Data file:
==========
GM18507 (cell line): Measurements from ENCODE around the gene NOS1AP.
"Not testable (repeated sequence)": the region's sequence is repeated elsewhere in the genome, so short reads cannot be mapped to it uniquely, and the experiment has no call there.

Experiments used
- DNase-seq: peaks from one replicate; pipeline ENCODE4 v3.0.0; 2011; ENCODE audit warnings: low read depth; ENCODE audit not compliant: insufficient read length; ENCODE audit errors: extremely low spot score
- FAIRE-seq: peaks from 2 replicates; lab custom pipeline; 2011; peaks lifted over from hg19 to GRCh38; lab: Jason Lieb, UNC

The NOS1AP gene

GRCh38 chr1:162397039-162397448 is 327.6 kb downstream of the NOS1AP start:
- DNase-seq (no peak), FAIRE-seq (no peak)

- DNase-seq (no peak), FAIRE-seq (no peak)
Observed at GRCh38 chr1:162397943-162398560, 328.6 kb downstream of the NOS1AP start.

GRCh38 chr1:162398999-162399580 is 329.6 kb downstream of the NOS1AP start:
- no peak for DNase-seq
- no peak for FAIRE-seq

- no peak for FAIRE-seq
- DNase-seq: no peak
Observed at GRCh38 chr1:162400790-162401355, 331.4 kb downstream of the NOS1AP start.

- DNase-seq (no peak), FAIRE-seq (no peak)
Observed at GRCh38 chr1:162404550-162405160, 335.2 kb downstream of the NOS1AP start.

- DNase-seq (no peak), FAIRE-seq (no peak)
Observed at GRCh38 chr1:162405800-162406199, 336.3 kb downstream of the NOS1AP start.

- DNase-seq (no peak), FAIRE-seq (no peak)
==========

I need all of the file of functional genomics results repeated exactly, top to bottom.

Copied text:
GM18507 (cell line): Measurements from ENCODE around the gene NOS1AP.
"Not testable (repeated sequence)": the region's sequence is repeated elsewhere in the genome, so short reads cannot be mapped to it uniquely, and the experiment has no call there.

Experiments used
- DNase-seq: peaks from one replicate; pipeline ENCODE4 v3.0.0; 2011; ENCODE audit warnings: low read depth; ENCODE audit not compliant: insufficient read length; ENCODE audit errors: extremely low spot score
- FAIRE-seq: peaks from 2 replicates; lab custom pipeline; 2011; peaks lifted over from hg19 to GRCh38; lab: Jason Lieb, UNC

The NOS1AP gene

GRCh38 chr1:162397039-162397448 is 327.6 kb downstream of the NOS1AP start:
- DNase-seq (no peak), FAIRE-seq (no peak)

- DNase-seq (no peak), FAIRE-seq (no peak)
Observed at GRCh38 chr1:162397943-162398560, 328.6 kb downstream of the NOS1AP start.

GRCh38 chr1:162398999-162399580 is 329.6 kb downstream of the NOS1AP start:
- no peak for DNase-seq
- no peak for FAIRE-seq

- no peak for FAIRE-seq
- DNase-seq: no peak
Observed at GRCh38 chr1:162400790-162401355, 331.4 kb downstream of the NOS1AP start.

- DNase-seq (no peak), FAIRE-seq (no peak)
Observed at GRCh38 chr1:162404550-162405160, 335.2 kb downstream of the NOS1AP start.

- DNase-seq (no peak), FAIRE-seq (no peak)
Observed at GRCh38 chr1:162405800-162406199, 336.3 kb downstream of the NOS1AP start.

- DNase-seq (no peak), FAIRE-seq (no peak)